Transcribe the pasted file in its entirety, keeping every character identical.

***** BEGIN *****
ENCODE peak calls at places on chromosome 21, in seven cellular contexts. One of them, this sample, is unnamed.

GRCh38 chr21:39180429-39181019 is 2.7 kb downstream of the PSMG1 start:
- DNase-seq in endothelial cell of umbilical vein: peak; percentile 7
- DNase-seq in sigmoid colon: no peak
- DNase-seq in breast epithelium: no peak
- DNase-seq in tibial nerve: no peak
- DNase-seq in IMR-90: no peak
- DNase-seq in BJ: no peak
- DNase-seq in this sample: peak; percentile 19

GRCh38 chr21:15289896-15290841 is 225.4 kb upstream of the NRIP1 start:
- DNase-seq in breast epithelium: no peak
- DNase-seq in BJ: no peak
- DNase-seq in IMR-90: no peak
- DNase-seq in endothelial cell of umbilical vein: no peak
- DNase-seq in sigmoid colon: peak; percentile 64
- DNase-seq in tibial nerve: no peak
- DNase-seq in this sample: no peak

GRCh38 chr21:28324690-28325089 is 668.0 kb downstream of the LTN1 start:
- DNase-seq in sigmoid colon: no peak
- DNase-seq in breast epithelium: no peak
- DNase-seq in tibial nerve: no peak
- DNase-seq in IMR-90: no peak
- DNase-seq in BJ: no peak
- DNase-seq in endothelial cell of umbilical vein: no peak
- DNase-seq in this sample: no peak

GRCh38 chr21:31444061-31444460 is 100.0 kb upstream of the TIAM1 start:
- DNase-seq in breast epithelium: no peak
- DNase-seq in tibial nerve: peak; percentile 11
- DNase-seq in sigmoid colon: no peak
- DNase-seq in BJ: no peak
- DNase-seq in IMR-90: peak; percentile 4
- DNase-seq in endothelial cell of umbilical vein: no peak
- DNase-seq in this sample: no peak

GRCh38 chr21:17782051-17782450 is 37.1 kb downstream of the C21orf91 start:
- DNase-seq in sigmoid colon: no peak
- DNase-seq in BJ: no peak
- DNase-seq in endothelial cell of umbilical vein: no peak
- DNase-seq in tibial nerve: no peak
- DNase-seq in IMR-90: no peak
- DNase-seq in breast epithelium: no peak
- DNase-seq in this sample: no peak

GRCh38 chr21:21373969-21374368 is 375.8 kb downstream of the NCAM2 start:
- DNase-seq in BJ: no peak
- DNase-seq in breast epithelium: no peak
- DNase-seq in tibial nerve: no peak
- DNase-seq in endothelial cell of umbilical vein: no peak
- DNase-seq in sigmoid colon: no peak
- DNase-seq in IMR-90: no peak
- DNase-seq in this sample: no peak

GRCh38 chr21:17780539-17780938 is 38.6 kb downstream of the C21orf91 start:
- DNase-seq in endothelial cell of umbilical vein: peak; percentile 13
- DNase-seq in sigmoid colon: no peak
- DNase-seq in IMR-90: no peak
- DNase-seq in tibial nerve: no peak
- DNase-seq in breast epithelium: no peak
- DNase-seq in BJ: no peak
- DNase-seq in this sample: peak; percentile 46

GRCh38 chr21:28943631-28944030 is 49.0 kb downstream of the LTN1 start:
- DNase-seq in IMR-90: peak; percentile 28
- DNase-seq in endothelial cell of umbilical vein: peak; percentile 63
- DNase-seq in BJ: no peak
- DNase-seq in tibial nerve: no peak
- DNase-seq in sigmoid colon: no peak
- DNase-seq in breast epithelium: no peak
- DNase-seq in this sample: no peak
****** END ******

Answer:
ENCODE peak calls at places on chromosome 21, in seven cellular contexts. One of them, this sample, is unnamed.

GRCh38 chr21:39180429-39181019 is 2.7 kb downstream of the PSMG1 start:
- DNase-seq in endothelial cell of umbilical vein: peak; percentile 7
- DNase-seq in sigmoid colon: no peak
- DNase-seq in breast epithelium: no peak
- DNase-seq in tibial nerve: no peak
- DNase-seq in IMR-90: no peak
- DNase-seq in BJ: no peak
- DNase-seq in this sample: peak; percentile 19

GRCh38 chr21:15289896-15290841 is 225.4 kb upstream of the NRIP1 start:
- DNase-seq in breast epithelium: no peak
- DNase-seq in BJ: no peak
- DNase-seq in IMR-90: no peak
- DNase-seq in endothelial cell of umbilical vein: no peak
- DNase-seq in sigmoid colon: peak; percentile 64
- DNase-seq in tibial nerve: no peak
- DNase-seq in this sample: no peak

GRCh38 chr21:28324690-28325089 is 668.0 kb downstream of the LTN1 start:
- DNase-seq in sigmoid colon: no peak
- DNase-seq in breast epithelium: no peak
- DNase-seq in tibial nerve: no peak
- DNase-seq in IMR-90: no peak
- DNase-seq in BJ: no peak
- DNase-seq in endothelial cell of umbilical vein: no peak
- DNase-seq in this sample: no peak

GRCh38 chr21:31444061-31444460 is 100.0 kb upstream of the TIAM1 start:
- DNase-seq in breast epithelium: no peak
- DNase-seq in tibial nerve: peak; percentile 11
- DNase-seq in sigmoid colon: no peak
- DNase-seq in BJ: no peak
- DNase-seq in IMR-90: peak; percentile 4
- DNase-seq in endothelial cell of umbilical vein: no peak
- DNase-seq in this sample: no peak

GRCh38 chr21:17782051-17782450 is 37.1 kb downstream of the C21orf91 start:
- DNase-seq in sigmoid colon: no peak
- DNase-seq in BJ: no peak
- DNase-seq in endothelial cell of umbilical vein: no peak
- DNase-seq in tibial nerve: no peak
- DNase-seq in IMR-90: no peak
- DNase-seq in breast epithelium: no peak
- DNase-seq in this sample: no peak

GRCh38 chr21:21373969-21374368 is 375.8 kb downstream of the NCAM2 start:
- DNase-seq in BJ: no peak
- DNase-seq in breast epithelium: no peak
- DNase-seq in tibial nerve: no peak
- DNase-seq in endothelial cell of umbilical vein: no peak
- DNase-seq in sigmoid colon: no peak
- DNase-seq in IMR-90: no peak
- DNase-seq in this sample: no peak

GRCh38 chr21:17780539-17780938 is 38.6 kb downstream of the C21orf91 start:
- DNase-seq in endothelial cell of umbilical vein: peak; percentile 13
- DNase-seq in sigmoid colon: no peak
- DNase-seq in IMR-90: no peak
- DNase-seq in tibial nerve: no peak
- DNase-seq in breast epithelium: no peak
- DNase-seq in BJ: no peak
- DNase-seq in this sample: peak; percentile 46

GRCh38 chr21:28943631-28944030 is 49.0 kb downstream of the LTN1 start:
- DNase-seq in IMR-90: peak; percentile 28
- DNase-seq in endothelial cell of umbilical vein: peak; percentile 63
- DNase-seq in BJ: no peak
- DNase-seq in tibial nerve: no peak
- DNase-seq in sigmoid colon: no peak
- DNase-seq in breast epithelium: no peak
- DNase-seq in this sample: no peak